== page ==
What can I say about the rainforest? It is beyond describing. Hiking through the Santa Elena forest for 4 hours was transforming. The sound of the rainforest birds and animals is unlike anything else I have heard. The two of us were almost the only humans within sight for hours. We walked looking up at amazing trees, vines, bromeliads, birds, and butterflies. we walked looking down at beetles, centipedes, and ants. I felt a detoxification and healing happen as we were immersed in the magic of hundred year old trees. I picked one beauty, I think a Ficus, to have an energy exchange with – what a moment of purification and gratitude.
Who knows what goes on in the dark? Well we have a better idea after going on a night hike in Monte Verde, Costa Rica.
A group of 14 of us, (including an infant), tramped up and down hills with flashlights for 3 hours. Costa Rican guide Alex was a terrific spotter, and a funny guy. Surprisingly we came upon a fair amount of critters. I know we would have never seen the viper in strike position on the tree branch on our own. We wouldn’t have known Mrs. Tarantula was in that hole in the dirt. And I finally got to see a sloth in the wild! The two toed variety was hanging upside down munching down on leaves.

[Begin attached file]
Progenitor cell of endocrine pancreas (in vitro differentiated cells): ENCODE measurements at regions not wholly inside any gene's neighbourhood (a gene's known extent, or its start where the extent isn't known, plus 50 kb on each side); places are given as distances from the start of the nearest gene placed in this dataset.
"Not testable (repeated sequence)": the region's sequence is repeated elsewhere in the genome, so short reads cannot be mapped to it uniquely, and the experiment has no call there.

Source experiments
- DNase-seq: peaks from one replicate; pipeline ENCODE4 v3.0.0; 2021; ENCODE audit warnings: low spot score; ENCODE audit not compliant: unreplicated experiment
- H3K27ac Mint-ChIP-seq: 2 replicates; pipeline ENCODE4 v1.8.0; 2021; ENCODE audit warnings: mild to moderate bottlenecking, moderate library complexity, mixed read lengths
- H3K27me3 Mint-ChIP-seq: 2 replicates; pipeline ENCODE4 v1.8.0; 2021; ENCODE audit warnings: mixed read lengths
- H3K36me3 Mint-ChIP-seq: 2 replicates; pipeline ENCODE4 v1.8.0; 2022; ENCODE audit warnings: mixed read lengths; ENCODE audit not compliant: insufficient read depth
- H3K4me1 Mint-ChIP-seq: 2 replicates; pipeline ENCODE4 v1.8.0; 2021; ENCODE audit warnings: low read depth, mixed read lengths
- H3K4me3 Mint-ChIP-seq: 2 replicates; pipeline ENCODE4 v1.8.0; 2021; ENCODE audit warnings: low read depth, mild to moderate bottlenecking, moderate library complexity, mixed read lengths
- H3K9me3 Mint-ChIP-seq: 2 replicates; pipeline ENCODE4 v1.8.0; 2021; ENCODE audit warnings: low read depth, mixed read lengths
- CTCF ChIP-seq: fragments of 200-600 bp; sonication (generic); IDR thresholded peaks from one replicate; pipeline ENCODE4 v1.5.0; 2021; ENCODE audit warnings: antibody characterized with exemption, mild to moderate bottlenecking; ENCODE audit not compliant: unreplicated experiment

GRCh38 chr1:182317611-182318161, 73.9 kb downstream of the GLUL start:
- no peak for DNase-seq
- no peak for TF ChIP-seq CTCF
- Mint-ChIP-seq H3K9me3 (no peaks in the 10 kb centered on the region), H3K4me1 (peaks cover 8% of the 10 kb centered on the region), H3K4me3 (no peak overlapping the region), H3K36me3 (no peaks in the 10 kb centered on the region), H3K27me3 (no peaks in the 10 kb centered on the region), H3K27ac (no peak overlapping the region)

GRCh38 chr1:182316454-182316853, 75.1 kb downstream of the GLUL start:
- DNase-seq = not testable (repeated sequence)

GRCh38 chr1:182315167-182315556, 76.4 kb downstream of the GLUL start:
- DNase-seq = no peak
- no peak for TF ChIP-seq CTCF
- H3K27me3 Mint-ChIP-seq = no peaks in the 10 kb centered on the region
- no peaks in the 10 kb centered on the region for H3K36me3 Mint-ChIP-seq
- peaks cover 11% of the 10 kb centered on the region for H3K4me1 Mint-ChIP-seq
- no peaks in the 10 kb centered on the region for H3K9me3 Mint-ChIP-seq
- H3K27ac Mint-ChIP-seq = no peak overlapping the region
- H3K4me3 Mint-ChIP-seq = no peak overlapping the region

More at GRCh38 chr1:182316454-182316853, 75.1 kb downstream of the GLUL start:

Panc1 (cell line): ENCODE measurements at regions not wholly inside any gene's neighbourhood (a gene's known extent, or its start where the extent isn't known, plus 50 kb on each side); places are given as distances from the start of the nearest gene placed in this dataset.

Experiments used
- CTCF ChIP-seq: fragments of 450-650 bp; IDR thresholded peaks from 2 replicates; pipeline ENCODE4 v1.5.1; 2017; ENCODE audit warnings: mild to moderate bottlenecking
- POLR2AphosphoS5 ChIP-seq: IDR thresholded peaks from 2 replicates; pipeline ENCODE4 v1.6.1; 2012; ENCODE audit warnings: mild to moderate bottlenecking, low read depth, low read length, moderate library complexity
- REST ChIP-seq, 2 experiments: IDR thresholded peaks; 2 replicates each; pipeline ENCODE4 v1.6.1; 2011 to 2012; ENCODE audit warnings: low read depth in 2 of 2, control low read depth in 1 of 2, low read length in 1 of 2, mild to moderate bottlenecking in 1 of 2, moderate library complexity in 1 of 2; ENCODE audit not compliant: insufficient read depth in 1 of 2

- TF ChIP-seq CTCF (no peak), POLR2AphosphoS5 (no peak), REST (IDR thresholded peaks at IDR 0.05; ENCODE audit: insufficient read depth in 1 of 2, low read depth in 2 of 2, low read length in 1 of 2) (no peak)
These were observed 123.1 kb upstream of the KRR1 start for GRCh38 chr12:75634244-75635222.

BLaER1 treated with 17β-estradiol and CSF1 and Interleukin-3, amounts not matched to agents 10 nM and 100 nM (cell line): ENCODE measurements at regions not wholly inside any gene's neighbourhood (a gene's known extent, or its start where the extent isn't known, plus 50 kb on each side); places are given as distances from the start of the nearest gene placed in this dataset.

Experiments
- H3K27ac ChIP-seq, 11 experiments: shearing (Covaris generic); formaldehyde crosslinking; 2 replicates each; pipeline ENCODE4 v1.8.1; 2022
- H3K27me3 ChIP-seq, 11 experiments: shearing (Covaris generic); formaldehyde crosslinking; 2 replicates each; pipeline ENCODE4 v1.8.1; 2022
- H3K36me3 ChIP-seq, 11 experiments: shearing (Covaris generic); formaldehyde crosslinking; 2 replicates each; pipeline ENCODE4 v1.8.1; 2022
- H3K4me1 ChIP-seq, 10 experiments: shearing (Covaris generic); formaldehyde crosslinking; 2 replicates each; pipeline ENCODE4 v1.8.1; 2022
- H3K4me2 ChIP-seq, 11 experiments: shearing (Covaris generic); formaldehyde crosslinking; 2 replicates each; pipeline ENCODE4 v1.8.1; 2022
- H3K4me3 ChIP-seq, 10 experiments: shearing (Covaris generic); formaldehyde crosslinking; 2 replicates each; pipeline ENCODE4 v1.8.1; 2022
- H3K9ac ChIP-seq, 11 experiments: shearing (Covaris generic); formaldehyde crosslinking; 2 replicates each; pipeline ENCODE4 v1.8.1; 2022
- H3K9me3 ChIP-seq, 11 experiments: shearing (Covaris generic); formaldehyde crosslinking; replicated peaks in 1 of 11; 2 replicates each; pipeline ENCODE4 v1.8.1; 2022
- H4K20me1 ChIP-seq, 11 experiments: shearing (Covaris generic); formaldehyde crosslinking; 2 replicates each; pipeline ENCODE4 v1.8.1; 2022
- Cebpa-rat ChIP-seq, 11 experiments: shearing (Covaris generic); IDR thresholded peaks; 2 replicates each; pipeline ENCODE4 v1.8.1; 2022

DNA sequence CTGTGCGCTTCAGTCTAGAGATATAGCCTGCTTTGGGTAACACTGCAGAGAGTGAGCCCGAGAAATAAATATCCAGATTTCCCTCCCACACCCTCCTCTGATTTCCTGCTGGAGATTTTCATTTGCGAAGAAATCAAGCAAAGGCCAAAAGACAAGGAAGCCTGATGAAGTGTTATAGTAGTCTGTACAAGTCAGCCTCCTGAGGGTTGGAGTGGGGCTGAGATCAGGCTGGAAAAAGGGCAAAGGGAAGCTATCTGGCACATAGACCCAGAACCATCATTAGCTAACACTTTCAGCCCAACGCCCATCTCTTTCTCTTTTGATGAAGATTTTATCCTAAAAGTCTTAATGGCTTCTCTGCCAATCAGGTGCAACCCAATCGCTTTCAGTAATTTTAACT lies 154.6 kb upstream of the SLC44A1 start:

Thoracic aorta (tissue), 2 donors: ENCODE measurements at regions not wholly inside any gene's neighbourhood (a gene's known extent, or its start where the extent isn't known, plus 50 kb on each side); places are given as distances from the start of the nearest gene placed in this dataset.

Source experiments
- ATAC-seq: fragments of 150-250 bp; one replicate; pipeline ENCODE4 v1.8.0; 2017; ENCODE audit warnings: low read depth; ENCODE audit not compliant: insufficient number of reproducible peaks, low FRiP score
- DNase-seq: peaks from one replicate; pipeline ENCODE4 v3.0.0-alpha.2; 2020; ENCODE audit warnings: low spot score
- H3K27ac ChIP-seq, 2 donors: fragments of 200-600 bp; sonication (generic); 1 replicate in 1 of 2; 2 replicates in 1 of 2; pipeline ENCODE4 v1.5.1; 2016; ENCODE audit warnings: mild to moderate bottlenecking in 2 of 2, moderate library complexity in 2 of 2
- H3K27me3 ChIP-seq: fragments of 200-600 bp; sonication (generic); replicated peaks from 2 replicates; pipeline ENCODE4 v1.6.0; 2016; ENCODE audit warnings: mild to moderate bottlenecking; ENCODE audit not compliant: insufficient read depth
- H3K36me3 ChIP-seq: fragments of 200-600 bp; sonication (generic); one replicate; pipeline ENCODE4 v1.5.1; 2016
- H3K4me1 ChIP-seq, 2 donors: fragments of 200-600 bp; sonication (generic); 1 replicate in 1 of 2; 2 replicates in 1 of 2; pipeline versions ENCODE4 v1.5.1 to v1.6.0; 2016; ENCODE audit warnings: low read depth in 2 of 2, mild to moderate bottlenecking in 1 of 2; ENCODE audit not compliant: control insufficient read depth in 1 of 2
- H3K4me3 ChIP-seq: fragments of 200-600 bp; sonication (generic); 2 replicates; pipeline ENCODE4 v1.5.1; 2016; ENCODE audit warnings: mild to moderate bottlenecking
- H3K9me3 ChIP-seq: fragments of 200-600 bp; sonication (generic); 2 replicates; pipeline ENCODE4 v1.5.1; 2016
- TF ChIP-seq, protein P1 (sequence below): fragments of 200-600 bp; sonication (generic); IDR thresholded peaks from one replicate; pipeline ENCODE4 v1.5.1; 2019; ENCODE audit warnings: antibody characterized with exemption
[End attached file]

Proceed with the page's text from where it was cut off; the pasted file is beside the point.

My partner almost got lost when he was videoing leaf cutter ants on his hands and knees. He accidentally joined another tour group in the dark. After I yelled his name to no avail, our guide had to go retrieve him. After that episode our leader started counting our group every few minutes.
In addition to the sloth, the other exciting furry mammals we got to spy on were olingo, kinkajou, and coati – kinda raccoon-monkey-catlike beings that were all crawling around high up in the trees. Then there were the lizards, frogs, and lightning bugs.
It was all a great time running around in the dark like in a “Blair Witch” movie episode,
but more educational and fun!
On the Pacific coast of Costa Rica, I’m in the heart of Gaia. The warm ocean, sunshine, and lush vegetation melted away all my tension, worries, and jadedness.
When I’m in another country I spend time just people watching and learning about a culture by seeing what they do. Continue reading “Random acts of Tico kindness”